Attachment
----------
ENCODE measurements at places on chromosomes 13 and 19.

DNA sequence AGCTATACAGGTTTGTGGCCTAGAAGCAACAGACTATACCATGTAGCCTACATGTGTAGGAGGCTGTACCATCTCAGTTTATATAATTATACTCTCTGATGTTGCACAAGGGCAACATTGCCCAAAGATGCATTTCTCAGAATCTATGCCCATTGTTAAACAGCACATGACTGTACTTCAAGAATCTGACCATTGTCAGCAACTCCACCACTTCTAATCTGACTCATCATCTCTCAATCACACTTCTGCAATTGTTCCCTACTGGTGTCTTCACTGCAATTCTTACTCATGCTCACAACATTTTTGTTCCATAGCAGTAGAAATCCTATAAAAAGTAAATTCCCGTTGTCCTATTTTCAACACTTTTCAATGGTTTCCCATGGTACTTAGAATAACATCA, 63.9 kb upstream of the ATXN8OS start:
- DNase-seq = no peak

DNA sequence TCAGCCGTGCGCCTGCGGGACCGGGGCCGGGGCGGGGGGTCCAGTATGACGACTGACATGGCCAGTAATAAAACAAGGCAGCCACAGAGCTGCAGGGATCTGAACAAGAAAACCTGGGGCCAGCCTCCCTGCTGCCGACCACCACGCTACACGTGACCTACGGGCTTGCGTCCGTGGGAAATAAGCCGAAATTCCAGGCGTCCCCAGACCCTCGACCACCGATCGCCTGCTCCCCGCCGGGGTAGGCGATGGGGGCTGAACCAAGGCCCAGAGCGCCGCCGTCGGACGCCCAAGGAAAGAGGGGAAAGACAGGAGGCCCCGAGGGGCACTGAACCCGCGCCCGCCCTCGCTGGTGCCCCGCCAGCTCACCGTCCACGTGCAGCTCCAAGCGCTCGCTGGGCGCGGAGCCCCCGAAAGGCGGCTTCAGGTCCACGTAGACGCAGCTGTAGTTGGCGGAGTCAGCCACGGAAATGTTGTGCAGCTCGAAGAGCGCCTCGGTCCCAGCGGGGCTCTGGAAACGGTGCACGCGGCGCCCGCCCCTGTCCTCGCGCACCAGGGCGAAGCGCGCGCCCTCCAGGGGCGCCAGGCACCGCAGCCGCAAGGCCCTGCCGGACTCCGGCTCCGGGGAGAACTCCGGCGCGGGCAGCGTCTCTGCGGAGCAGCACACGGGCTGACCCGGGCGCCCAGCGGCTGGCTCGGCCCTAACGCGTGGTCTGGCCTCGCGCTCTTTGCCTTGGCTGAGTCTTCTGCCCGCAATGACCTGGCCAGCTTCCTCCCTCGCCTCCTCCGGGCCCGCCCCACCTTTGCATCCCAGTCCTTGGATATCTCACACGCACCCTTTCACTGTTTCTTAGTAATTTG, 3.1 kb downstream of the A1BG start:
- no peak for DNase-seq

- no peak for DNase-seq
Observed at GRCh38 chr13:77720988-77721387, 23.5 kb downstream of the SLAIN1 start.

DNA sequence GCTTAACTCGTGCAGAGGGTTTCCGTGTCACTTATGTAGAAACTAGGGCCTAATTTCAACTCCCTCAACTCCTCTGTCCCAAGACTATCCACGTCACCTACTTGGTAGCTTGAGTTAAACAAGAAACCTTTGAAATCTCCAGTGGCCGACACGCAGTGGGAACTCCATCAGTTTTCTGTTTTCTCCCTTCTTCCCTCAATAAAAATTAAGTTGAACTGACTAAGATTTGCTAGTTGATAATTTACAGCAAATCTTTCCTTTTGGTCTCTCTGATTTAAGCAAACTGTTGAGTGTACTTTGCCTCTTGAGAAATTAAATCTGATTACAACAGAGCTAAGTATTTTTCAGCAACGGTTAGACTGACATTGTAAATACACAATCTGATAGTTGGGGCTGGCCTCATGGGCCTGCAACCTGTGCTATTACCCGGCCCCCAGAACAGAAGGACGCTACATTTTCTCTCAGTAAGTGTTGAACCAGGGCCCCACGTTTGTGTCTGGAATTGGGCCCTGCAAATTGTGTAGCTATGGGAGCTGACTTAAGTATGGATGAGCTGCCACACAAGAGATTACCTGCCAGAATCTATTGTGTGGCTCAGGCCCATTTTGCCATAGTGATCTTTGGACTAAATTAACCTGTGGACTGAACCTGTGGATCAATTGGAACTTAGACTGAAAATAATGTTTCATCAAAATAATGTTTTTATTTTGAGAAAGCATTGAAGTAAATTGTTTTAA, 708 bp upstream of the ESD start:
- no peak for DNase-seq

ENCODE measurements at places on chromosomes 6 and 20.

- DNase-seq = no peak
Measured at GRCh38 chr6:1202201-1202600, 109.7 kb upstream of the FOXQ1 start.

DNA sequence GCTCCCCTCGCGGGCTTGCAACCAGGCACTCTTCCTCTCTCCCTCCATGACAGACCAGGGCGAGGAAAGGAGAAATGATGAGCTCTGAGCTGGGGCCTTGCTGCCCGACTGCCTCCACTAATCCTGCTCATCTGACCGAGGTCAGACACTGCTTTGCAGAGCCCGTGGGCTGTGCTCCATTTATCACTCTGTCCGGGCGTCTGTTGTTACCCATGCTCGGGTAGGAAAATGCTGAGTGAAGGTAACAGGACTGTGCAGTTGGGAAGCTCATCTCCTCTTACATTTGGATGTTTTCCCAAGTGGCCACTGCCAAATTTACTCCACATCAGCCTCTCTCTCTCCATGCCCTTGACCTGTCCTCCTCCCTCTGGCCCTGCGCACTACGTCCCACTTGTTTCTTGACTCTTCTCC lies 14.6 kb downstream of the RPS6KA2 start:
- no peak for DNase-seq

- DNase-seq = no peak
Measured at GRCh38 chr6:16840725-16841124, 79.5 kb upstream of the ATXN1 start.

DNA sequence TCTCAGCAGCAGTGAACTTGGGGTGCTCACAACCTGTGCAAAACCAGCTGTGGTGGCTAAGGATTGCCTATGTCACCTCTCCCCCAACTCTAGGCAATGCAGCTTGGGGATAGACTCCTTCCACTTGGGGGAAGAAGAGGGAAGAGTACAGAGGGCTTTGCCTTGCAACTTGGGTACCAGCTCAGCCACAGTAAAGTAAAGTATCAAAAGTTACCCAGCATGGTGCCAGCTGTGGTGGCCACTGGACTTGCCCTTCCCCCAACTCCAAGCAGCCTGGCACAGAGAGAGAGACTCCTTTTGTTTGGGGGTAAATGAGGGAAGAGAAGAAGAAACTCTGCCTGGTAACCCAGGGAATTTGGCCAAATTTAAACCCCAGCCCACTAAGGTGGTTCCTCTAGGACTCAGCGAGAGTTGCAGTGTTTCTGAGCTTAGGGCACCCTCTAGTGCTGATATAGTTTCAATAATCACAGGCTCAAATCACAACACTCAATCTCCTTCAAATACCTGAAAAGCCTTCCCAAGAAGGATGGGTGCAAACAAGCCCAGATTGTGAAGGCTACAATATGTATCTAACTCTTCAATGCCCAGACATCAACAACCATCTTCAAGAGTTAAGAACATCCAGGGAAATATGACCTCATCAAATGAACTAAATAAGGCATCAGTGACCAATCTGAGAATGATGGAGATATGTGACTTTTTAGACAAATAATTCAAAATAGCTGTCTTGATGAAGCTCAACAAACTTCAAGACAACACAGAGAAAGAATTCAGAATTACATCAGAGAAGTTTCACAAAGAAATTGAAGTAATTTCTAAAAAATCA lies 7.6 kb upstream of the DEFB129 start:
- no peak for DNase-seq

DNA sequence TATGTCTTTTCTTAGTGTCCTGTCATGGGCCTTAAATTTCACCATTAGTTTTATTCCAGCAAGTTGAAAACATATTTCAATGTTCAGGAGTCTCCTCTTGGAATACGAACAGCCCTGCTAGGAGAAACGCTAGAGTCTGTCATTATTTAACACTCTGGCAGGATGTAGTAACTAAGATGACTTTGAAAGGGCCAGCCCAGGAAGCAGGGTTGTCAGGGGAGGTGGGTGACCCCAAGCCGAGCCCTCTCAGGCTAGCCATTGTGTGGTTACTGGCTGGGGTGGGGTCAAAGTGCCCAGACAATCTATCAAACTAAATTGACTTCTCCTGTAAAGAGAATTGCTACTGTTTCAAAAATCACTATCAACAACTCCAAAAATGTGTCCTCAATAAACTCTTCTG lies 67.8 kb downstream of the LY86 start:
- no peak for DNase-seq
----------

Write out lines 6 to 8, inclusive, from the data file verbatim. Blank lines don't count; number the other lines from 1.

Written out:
- no peak for DNase-seq
Observed at GRCh38 chr13:77720988-77721387, 23.5 kb downstream of the SLAIN1 start.

DNA sequence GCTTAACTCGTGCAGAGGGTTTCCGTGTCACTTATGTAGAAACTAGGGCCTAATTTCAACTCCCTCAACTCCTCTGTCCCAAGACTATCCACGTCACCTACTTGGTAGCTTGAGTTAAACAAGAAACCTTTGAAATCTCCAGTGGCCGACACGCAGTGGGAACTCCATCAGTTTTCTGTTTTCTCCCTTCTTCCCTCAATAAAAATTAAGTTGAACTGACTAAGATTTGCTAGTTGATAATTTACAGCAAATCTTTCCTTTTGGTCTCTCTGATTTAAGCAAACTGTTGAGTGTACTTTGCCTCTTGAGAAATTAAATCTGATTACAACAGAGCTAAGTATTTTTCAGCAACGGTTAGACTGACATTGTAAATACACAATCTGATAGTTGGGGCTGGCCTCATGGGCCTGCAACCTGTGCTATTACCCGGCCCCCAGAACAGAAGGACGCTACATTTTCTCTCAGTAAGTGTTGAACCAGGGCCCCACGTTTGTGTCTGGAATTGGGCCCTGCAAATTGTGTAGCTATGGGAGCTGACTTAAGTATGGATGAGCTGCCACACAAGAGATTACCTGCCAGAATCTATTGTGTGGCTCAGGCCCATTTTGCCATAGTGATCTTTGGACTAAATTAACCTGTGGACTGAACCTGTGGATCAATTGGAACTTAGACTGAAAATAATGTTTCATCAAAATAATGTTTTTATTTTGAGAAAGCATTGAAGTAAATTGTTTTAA, 708 bp upstream of the ESD start: